Porter sinks his teeth into a A Matter of Principle for Sunday—a principle that, in fact, does not actually exist: The one where European countries are ranked for pulling their weight in refugees. All I can think of when I see those low numbers in central and eastern Europe is… “Good for them!”

Probably the biggest problem of freedom is: It’s Never for Free. A socializing the costs for it probably the worst form of socialism there is.

Because liberty is just a socially acceptable range-of-movement. Consider it our sphere of latitude. Make everyone’s expansive enough and the aggressive will remorselessly encroach on the weak. Ultimately, total freedom is the freedom of families to hide in their basement from warlords.

Amen to that. He has good news, however, about Hungary’s war on freedom NGOs.

Filed under Eating his Cake and Having It Too: Slim Pickings. Porter catches the Lebanese Mexican owner of NYT in the act of referring to Undocumented Americans as “Mexicans”. Das rayciss.

Finally Porter adds some astute commentary to Trump’s Inauguration speech which he found Radically Fundamental.

So I enjoyed the inaugural address. In much the same manner of quiet appreciation as for a man who tells you his Toyota is a car and not a troop of orangutans. Stating the obvious is pleasantly radical when custom has come to demand otherwise. Let’s hope there are many more radically fundamental acts to follow.



This Week in Evolutionist X

Evolutionist X discusses Creationism, Evolutionism, and Categories. She finds Bible-based creationists to be remarkably sane in comparison to the liberal kind. “God made it that way”, “Evolution made it that way”, “God made evolution make it that way”, are all quite superior to “It isn’t that way” when it clearly is.

Next up an observation: Democracy is America’s Religion. And the consequences thereof. It wasn’t just Moldbug that noticed this years ago, but principally De Tocqueville. But a gentle reminder is always in season:

[I]f you’re an American (or French, or Swedish, or German, or whatever) this [Muslim Extremism] feels awfully unfair, because after all, when have we ever blown anything up in Mecca in the name of Jesus?

But then I got to thinking: obviously we have bombed Muslim countries. We dropped quite a few on Iraq–and for what? For Freedom? For Democracy?

We didn’t want to convert Iraq to Christianity (not the vast majority of us, anyway.) We wanted to convert Iraq to democracy.

Gratuitous pic of Mary Elizabeth Winstead

Gratuitous pic of Mary Elizabeth Winstead

Democracy and Islam, being Christian heresies, actually do share a significant resemblance.

It’s Evolutionist X’s blog sesquicentennial in Wednesday’s Open Thread—reader input edition, and Ethiopia is a pretty cool place or at least used to be edition. I’m just happy to have a reason to type “sesquicentennial”.

Next up, she goes deep inside Allele Baseball with: When did Asians Evolve?

And a new series kicks off for Anthropology Friday: The Slave Narrative Collection (part 1 of 4). These are accounts collected in the 30s. It’s a fantastic read and an ☀“Official” #NRx Best of the Week Honorable Mention☀. Many of the transcriptions are rendered in full dialact, and far from insulting the speakers, I think it humanizes them. And, of course, the full complexity of life under slavery and the harsh, often deadly conditions of the post-bellum era come shining through.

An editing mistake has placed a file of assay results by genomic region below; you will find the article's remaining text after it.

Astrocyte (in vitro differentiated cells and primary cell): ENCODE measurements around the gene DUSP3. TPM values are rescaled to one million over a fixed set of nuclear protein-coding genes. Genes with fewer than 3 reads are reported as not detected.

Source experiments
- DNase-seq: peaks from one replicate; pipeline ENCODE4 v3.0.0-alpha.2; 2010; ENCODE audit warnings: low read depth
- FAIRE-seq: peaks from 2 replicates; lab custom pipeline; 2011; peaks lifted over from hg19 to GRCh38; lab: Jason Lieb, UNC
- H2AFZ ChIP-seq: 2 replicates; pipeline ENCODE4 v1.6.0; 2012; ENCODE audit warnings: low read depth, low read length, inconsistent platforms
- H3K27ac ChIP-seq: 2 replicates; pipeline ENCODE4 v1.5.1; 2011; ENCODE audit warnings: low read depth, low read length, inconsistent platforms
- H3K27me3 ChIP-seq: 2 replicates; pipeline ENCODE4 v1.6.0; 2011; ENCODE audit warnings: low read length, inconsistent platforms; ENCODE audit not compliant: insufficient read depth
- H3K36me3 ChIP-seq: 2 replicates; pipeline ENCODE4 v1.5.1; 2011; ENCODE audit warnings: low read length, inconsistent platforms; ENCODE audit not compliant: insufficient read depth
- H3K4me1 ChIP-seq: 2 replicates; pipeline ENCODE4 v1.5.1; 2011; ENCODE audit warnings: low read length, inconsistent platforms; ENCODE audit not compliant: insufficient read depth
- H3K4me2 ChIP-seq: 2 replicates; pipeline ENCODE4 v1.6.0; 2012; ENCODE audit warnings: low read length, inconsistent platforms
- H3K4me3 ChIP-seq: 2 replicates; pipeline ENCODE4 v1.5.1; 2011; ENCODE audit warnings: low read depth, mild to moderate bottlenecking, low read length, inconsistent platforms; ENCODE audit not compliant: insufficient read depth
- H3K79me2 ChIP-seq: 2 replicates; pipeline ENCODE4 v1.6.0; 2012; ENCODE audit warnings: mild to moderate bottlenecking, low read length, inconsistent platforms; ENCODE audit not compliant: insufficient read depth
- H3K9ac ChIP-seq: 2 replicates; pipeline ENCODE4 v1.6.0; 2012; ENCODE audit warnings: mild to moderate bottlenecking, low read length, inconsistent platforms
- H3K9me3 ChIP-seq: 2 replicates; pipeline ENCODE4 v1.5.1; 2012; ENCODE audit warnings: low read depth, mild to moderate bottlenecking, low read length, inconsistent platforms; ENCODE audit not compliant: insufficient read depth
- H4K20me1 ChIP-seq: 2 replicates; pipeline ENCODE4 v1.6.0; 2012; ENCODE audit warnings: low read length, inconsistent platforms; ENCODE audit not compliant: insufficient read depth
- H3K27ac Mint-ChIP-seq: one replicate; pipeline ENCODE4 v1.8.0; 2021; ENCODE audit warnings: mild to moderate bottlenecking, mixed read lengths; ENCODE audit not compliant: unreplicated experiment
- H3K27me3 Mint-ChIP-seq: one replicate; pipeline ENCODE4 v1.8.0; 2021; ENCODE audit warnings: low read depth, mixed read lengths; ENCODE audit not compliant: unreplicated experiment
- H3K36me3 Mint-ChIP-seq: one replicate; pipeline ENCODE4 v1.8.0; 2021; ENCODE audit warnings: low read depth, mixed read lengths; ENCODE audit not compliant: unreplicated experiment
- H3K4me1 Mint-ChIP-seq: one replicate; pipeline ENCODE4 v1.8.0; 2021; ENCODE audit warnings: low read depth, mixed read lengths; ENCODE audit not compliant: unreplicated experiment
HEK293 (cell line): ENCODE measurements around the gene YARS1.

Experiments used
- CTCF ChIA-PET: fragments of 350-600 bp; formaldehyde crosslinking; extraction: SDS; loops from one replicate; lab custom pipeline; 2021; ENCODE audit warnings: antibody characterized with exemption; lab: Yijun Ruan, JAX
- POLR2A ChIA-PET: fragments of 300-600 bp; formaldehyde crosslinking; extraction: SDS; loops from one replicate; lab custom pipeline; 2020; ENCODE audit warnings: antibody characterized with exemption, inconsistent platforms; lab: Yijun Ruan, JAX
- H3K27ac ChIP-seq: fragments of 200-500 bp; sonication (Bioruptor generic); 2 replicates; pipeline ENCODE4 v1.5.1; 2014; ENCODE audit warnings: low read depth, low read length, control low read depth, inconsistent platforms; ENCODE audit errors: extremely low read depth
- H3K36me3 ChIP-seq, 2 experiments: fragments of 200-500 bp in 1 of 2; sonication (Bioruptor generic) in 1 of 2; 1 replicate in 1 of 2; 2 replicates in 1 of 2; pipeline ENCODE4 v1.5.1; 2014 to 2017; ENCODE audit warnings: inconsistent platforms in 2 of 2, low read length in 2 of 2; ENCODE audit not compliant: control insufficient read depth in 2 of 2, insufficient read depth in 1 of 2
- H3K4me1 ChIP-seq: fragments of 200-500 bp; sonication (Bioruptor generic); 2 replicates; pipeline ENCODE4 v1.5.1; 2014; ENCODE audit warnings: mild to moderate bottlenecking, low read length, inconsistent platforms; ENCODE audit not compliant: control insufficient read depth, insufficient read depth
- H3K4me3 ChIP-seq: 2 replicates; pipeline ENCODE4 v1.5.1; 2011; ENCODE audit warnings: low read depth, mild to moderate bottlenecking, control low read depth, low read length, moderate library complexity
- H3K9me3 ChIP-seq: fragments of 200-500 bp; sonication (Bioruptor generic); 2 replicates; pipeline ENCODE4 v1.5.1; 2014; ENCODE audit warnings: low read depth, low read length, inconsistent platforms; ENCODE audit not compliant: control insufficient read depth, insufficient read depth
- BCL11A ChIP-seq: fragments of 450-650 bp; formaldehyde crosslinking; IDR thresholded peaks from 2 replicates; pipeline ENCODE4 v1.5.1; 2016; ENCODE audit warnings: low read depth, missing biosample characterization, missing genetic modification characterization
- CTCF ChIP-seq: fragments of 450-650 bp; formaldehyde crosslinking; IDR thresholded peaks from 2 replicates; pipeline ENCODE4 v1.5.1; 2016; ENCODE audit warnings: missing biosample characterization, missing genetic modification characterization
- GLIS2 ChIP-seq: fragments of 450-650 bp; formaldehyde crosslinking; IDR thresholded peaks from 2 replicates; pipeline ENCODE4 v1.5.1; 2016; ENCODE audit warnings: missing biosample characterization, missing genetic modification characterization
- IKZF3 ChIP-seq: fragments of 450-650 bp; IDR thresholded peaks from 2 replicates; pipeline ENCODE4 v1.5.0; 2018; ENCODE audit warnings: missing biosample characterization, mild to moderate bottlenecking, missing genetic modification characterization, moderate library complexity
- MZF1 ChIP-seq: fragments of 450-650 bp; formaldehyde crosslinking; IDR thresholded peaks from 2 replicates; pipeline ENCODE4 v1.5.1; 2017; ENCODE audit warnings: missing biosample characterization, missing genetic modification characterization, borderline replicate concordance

This Week in Quas Lacrimas

Quincy T. Latham, who by the way recently set the Official This Week in Reaction® Record for shortest time between Official Discovery and Official Sub-Heading, finished up his 5-part, 12000 word, award-winning essay pamphlet Loving the Sinner with Part 4: Political Parties and Part 5: Postscript. I don’t really know how much more I can say about this pamphlet. It’s simply chock full of thought experiments and bon mots. His sum up towards the end of part 4 is particularly salient. And the recent TRS unpleasantness makes an illustrative appearance in part 5. For the sake of completeness, The Committee award an ☀“Official” #NRx Best of the Week Honorable Mention☀ for the conclusion of this profound series.

He also offers another in his excellent Concepts Series: Biological Concepts: Clades.

This too on Monday, Latham’s back with some quick notes on Naughty and Nice. More like Naughty versus Nice, and the quick notes are no longer quick. At issue is “nice” bourgeois morality and the social incentives that militate against it. From the top…

Even where financial wealth cannot buy a higher status — even where there are symbols of rank that are forbidden to mere plutocrats!—the aristocracy will usually be secure, careless, and naughty in ways that their social inferiors will notice and then try to ape. But as formal prerogatives of rank and station are swallowed up by the symbolic desert of Equality, wealth gradually becomes the primary source of status, and the habits of the rich (including their rejection of bourgeois values) becomes the only possible ways to signal ones status. Step by step, the status-signaling games that the rich play among themselves come to center on their rejection of bourgeois values, consolidating the signal.

The lack of an actual aristocracy, I think, exacerbates this problem. If indeed it is not primarily to blame. There is also a danger below…

Mary Elizabeth Winstead

Mary Elizabeth Winstead

The lower middle class, frequently called “the working class” in America, scrapes by from generation to generation through strict adherence to the industry, decency, and frugality which middle-class life demands. They are in the greatest danger of ending up poor, so they are the least able to take risks. They are also scrupulously moral to avoid being mistaken for the poor (whose vicious habits, in any case, they encounter frequently and usually dislike a great deal). However, for every hard-won comfort the working class secures for itself in this way, there is an implicit corollary that if this comfort were lost, it could no longer be taken away, and so the caution and scruples would be pointless.